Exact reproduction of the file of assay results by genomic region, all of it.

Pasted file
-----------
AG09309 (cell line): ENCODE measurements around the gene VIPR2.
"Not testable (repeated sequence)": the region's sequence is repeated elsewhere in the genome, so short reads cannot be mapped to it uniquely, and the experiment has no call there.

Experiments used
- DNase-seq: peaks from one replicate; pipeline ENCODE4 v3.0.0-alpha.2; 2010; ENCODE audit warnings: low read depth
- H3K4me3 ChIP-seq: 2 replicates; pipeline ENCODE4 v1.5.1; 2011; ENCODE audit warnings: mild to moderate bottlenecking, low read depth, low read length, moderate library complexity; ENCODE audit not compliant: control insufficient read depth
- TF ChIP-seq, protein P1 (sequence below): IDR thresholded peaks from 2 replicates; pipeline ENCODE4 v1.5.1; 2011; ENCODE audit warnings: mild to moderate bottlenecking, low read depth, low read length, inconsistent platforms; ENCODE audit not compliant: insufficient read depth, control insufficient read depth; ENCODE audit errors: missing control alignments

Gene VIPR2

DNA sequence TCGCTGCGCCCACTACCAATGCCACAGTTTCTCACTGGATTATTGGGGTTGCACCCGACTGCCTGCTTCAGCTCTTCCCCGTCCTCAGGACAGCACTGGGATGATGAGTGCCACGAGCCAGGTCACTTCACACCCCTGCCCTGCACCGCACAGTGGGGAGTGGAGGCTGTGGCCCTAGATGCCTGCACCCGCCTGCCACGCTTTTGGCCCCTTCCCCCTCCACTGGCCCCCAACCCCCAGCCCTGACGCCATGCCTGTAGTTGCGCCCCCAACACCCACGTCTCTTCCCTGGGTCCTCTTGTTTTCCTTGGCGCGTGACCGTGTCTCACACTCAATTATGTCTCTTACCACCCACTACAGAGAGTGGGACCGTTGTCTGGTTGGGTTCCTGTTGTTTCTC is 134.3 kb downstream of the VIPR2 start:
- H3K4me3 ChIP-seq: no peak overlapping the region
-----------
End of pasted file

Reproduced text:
AG09309 (cell line): ENCODE measurements around the gene VIPR2.
"Not testable (repeated sequence)": the region's sequence is repeated elsewhere in the genome, so short reads cannot be mapped to it uniquely, and the experiment has no call there.

Experiments used
- DNase-seq: peaks from one replicate; pipeline ENCODE4 v3.0.0-alpha.2; 2010; ENCODE audit warnings: low read depth
- H3K4me3 ChIP-seq: 2 replicates; pipeline ENCODE4 v1.5.1; 2011; ENCODE audit warnings: mild to moderate bottlenecking, low read depth, low read length, moderate library complexity; ENCODE audit not compliant: control insufficient read depth
- TF ChIP-seq, protein P1 (sequence below): IDR thresholded peaks from 2 replicates; pipeline ENCODE4 v1.5.1; 2011; ENCODE audit warnings: mild to moderate bottlenecking, low read depth, low read length, inconsistent platforms; ENCODE audit not compliant: insufficient read depth, control insufficient read depth; ENCODE audit errors: missing control alignments

Gene VIPR2

DNA sequence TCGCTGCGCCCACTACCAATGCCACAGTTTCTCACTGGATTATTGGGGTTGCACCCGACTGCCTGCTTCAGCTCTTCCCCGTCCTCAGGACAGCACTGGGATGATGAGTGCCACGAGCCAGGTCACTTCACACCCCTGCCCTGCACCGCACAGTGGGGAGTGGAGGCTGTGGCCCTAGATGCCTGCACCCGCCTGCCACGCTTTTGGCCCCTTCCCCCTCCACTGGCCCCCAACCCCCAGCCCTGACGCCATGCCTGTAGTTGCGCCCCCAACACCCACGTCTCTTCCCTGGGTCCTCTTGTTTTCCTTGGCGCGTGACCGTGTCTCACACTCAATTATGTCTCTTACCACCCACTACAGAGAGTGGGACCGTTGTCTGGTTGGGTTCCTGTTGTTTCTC is 134.3 kb downstream of the VIPR2 start:
- H3K4me3 ChIP-seq: no peak overlapping the region